CHICAGO, May 9, 2017 /PRNewswire/ -- Genotyping of patients with advanced cirrhosis from hepatitis C virus could help health-care professionals predict the likelihood of improvement after successful hepatitis C treatment, thus minimizing the need for liver transplants. This study was presented at Digestive Disease Week® (DDW) 2017.
"Our findings further the move toward precision medicine, because we can potentially use a person's genetic makeup to identify individuals who can benefit most from hepatitis C treatment," said Winston Dunn, MD, the study's lead author and associate professor at the University of Kansas Medical Center.
Most patients with hepatitis C virus can be cured by direct-acting antiviral agents (DAAs), but some with the more serious decompensated cirrhosis fail to improve or experience further deterioration even after treatment.
Dr. Dunn's team focused on the Rs738409 single nucleotide polymorphism, which is a variation in a single base pair of DNA in the PNPLA3 gene; patients possess one of three genotypes — CC, CG, or GG. The PNPLA3 gene is the most important genetic risk factor for both alcoholic liver disease and nonalcoholic fatty liver disease.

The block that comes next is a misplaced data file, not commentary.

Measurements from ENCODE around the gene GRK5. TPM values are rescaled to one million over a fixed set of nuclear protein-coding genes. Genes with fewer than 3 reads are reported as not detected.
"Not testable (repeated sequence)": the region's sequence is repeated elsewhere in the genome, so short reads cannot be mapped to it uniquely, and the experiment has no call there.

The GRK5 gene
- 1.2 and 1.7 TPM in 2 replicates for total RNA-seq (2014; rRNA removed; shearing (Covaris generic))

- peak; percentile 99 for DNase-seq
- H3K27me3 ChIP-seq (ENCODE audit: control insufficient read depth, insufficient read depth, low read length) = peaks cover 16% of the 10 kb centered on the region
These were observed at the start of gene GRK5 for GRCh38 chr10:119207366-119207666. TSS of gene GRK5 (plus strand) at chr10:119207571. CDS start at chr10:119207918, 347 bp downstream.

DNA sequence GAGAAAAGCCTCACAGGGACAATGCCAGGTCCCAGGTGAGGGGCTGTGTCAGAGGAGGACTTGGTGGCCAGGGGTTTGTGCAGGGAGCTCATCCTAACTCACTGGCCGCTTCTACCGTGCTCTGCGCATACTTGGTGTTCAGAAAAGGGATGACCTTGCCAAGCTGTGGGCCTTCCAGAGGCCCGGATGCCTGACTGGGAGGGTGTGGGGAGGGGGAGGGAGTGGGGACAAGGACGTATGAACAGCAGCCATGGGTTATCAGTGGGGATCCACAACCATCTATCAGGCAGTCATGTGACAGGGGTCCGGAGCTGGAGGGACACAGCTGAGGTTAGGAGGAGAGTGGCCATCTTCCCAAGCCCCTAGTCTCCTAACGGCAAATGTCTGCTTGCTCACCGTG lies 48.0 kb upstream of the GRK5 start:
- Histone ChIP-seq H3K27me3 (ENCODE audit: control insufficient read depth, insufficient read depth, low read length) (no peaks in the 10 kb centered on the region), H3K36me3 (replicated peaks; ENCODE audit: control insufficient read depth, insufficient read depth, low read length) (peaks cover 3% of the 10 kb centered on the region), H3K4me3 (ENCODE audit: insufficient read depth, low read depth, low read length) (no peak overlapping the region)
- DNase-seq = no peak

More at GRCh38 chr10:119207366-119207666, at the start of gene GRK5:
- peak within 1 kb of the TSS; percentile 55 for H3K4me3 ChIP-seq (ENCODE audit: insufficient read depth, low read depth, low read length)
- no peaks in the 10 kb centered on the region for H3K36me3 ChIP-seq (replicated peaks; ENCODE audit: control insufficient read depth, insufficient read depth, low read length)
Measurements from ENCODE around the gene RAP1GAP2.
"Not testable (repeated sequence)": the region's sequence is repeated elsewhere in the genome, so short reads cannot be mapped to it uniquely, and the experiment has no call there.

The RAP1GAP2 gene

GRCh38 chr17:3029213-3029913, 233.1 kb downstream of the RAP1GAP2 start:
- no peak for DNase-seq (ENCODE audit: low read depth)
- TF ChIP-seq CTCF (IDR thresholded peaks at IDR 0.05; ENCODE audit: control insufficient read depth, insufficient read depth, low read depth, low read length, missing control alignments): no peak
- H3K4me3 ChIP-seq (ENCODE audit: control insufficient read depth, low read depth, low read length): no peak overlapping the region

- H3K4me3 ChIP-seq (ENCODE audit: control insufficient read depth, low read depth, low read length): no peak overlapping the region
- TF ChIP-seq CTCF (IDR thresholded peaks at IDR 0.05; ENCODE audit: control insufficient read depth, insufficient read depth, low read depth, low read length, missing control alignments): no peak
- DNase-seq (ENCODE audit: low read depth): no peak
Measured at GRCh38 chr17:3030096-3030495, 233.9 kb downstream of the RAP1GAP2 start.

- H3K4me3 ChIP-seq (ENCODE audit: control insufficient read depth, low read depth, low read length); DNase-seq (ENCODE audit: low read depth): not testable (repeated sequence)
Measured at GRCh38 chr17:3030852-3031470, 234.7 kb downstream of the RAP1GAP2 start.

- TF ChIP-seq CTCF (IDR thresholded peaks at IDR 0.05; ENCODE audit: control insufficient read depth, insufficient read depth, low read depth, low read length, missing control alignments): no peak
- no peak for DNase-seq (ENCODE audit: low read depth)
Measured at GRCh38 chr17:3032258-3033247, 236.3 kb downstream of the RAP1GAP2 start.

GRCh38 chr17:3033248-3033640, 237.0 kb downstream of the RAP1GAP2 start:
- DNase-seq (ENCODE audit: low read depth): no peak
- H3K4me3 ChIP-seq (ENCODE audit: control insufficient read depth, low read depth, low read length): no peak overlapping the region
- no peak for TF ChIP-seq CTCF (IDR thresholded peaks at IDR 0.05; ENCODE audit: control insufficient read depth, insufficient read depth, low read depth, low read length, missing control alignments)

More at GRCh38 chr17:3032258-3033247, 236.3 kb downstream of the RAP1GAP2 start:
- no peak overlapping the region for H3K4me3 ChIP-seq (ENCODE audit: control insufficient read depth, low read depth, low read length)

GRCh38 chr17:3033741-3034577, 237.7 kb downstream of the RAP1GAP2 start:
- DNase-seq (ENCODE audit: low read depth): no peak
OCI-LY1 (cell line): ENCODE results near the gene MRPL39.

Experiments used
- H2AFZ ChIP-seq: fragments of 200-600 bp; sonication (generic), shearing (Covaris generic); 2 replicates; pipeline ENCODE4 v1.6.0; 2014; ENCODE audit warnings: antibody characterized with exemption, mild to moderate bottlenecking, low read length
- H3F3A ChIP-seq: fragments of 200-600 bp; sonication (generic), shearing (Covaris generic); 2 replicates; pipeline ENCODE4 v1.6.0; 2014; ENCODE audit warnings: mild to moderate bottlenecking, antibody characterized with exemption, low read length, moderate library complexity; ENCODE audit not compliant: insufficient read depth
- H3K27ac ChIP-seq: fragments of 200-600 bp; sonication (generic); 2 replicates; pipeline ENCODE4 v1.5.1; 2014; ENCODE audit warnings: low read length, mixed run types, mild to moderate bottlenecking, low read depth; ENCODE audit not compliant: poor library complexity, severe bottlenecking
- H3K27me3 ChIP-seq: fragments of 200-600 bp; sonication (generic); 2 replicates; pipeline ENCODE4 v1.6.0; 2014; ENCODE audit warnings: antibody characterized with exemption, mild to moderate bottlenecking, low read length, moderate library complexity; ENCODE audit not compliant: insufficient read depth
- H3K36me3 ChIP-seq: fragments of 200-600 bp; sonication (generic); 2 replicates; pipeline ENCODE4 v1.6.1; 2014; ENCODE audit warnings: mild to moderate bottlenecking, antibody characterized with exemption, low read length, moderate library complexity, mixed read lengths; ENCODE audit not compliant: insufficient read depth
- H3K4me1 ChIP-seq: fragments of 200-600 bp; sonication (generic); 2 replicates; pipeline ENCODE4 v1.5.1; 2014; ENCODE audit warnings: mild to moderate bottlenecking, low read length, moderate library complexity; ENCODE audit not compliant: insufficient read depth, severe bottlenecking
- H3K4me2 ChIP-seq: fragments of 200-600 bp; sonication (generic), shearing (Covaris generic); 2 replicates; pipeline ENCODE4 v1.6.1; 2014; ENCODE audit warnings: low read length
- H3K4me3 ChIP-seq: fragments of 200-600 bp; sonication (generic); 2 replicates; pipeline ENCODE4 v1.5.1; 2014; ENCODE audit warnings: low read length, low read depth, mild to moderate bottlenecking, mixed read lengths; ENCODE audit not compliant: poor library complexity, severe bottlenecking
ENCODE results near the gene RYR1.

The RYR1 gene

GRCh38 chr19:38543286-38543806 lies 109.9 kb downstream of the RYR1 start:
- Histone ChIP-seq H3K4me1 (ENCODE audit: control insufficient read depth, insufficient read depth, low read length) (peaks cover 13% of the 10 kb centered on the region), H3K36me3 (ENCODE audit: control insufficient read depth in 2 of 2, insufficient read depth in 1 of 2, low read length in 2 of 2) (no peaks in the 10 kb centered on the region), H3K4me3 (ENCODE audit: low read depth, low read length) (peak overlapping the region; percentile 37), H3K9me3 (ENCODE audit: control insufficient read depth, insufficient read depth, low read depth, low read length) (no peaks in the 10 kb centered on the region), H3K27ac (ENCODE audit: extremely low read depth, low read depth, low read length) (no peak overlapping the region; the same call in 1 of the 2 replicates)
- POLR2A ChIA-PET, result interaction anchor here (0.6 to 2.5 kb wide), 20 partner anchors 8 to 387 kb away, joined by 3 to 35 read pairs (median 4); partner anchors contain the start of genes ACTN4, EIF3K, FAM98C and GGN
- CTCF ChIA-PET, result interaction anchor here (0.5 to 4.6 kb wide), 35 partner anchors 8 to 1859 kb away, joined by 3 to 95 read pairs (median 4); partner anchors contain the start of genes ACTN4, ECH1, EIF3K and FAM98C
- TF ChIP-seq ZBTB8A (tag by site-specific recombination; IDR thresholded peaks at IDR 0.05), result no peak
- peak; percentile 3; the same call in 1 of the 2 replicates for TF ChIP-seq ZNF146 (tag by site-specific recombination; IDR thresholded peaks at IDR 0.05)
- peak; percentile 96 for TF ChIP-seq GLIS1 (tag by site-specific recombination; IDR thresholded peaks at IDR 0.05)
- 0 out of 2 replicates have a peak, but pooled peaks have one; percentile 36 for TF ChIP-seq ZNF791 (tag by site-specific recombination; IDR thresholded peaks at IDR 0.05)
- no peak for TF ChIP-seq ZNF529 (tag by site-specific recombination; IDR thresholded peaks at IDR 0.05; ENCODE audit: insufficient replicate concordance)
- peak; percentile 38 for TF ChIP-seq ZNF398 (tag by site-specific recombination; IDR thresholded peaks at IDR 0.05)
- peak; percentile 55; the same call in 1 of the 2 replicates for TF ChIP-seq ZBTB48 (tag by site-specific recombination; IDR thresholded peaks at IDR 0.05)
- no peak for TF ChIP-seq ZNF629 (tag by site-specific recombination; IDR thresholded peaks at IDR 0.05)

The team followed 32 patients with decompensated cirrhosis who had initially achieved sustained virologic response (SVR). They had become essentially virus-free, using interferon-free DAAs. Twelve to 48 weeks after SVR, researchers tracked changes in the Model for End-Stage Liver Disease (MELD) and the Child-Pugh (CPT) scores, measures that assess the severity of chronic liver disease.
Following DAA treatment, researchers found that five of the 16 patients with the CG or GG genotypes experienced worsened MELD or CPT scores. In comparison, only one patient with the CC genotype worsened in either score.
"These findings suggest screening for the Rs738409 CG and GG genotypes in hepatitis C patients with decompensated cirrhosis can help to identify individuals who are less likely to recover after achieving a 'cure' of their hepatitis C," added Dr. Dunn.
Financial support for this study was provided by the Frontiers Pilot and Collaborative Studies Funding Program.
Digestive Disease Week (DDW) 2017 is the largest international gathering of physicians, researchers and academics in the fields of gastroenterology, hepatology, endoscopy and gastrointestinal surgery. More information can be found at www.ddw.org.
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SOURCE Digestive Disease Week